Youngsters head to Westminster to challenge food poverty
Young Scots campaigning against food poverty are taking their case to Westminster, as a new report revealed a quarter of children who do not receive free school meals sometimes go without lunch because of a lack of cash.
That was the key finding of a survey of 11 to 18-year-olds across the UK by Childwise, which specialises in research involving children and young people.
Nine young “food ambassadors” from across Britain – including two from Scotland – are to speak out against food poverty at the Children’s Future Food Inquiry.
An estimated 4.1 million children across the UK are living in poverty, with the “food ambassadors – who are all aged between 10 and 20 – set to raise their experiences with MPs and peers at Westminster.
They include Aaron Ross, 20, from the Easterhouse area of Glasgow, who wants it to be easier and cheaper for young people to make healthy choices.
He recalled “things were hard” for him growing up in a single parent household, and said: “I rarely had time to eat in the mornings because my mum was at work, so it was a case of what I had time to grab.
“It was hard to eat healthily. At lunch time it was quicker to get chips or go to McDonald’s, healthy options were not that easy to reach. At least with takeaways it was hot when you got it and it was cheap.”
He added: “I want to challenge the huge number of fast food outlets in our community. Why do they offer children lunchtime specials? Why are they on every street corner, a stone’s throw from school gates and promoted on our bus tickets?
“We are always told about the important role food can play in our health. If we are the generation with lots of choices then why can it feel like there is only one?”
His sister Savannah Ross, 16, said she is passionate about the issue “because many people struggle on a day-to-day basis”.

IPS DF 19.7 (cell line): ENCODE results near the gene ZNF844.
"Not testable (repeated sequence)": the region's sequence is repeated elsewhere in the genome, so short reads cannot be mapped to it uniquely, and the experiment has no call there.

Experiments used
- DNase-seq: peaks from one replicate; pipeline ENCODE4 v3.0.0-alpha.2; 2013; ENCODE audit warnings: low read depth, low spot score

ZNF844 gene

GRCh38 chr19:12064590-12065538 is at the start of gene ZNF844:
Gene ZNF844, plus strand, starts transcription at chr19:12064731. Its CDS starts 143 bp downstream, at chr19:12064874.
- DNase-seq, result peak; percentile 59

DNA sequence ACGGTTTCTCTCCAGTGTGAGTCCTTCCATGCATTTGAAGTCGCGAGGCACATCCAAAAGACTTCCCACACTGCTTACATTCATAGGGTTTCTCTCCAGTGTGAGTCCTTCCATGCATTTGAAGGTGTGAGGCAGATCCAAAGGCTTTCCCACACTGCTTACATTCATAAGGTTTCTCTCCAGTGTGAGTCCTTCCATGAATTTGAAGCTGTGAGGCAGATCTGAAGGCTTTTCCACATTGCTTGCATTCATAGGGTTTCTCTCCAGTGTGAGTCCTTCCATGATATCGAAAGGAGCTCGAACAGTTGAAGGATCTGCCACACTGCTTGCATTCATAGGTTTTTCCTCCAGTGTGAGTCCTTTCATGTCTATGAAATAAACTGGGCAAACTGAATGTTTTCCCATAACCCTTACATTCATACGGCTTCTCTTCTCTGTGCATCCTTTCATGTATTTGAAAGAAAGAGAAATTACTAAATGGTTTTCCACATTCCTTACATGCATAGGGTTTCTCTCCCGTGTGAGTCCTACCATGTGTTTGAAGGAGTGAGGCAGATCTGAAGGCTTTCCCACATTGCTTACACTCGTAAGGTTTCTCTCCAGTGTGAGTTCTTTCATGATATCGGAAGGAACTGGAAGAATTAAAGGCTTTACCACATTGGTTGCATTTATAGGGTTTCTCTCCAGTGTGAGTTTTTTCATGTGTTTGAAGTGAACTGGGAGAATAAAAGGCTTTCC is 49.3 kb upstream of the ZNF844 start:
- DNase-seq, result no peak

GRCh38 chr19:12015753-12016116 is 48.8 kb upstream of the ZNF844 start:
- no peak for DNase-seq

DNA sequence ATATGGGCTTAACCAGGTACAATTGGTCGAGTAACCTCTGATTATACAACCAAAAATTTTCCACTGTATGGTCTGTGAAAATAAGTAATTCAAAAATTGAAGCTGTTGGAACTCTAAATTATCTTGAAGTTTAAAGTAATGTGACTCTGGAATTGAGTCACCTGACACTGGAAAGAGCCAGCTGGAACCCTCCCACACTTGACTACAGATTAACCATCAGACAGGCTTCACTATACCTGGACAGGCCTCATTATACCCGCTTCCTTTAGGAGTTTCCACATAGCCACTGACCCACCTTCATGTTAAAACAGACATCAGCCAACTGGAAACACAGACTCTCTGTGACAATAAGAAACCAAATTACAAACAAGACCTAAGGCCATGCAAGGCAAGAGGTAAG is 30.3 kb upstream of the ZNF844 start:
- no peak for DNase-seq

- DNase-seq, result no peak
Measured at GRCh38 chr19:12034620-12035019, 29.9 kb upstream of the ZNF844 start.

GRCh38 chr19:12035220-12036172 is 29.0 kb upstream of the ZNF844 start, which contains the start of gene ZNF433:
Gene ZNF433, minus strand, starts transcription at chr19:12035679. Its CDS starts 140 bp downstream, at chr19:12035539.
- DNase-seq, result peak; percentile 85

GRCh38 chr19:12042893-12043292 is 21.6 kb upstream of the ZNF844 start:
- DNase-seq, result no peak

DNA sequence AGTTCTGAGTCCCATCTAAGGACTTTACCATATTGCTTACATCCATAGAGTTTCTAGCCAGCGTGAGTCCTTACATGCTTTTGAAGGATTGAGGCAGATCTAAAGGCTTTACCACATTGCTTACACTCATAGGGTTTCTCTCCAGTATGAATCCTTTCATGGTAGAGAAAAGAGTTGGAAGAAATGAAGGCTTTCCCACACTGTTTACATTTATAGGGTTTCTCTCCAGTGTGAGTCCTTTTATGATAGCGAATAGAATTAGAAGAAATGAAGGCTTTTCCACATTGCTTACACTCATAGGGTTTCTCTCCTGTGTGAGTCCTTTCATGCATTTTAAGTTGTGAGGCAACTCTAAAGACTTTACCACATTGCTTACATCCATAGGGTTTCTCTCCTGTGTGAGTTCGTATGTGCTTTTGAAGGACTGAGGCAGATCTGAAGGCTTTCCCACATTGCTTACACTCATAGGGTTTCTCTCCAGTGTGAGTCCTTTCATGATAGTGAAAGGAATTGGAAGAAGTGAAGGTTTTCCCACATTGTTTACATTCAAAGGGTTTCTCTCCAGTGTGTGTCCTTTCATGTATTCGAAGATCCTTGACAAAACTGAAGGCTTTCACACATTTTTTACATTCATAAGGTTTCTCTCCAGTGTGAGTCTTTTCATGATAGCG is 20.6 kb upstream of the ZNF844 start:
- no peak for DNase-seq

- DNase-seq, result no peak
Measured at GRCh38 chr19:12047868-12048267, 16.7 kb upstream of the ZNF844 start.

She added: “I want to show that many people live different lives and life is not as easy as everyone makes it out to be.”
Actor Dame Emma Thomson, who is a Children’s Future Food Inquiry ambassador, said: “It beggars belief that in a country as wealthy as the UK so many children are not only living in poverty, well below the breadline, but actually going hungry – especially in the holidays.
“I am truly ashamed when I consider our hungry children and am determined that we demand real action from the Government, instead of empty promises, so that every child in the UK has enough good food to eat regardless of what their parents earn, where they go to school or where they live.”
Scotland’s Commissioner for Children and Young People, Bruce Adamson, said: “Growing up in poverty needs to be recognised as one of the most significant human rights issues facing children in Scotland and we need a sustained, systematic and human rights-based approach to tackle and eradicate it.
“It affects every aspect of a child’s life, including their educational attainment and mental and physical health.
“Our work on food insecurity shows not only how aware children and young people are of the limitation imposed by poverty but that they have ideas of possible solutions, if only those in power listen to them.”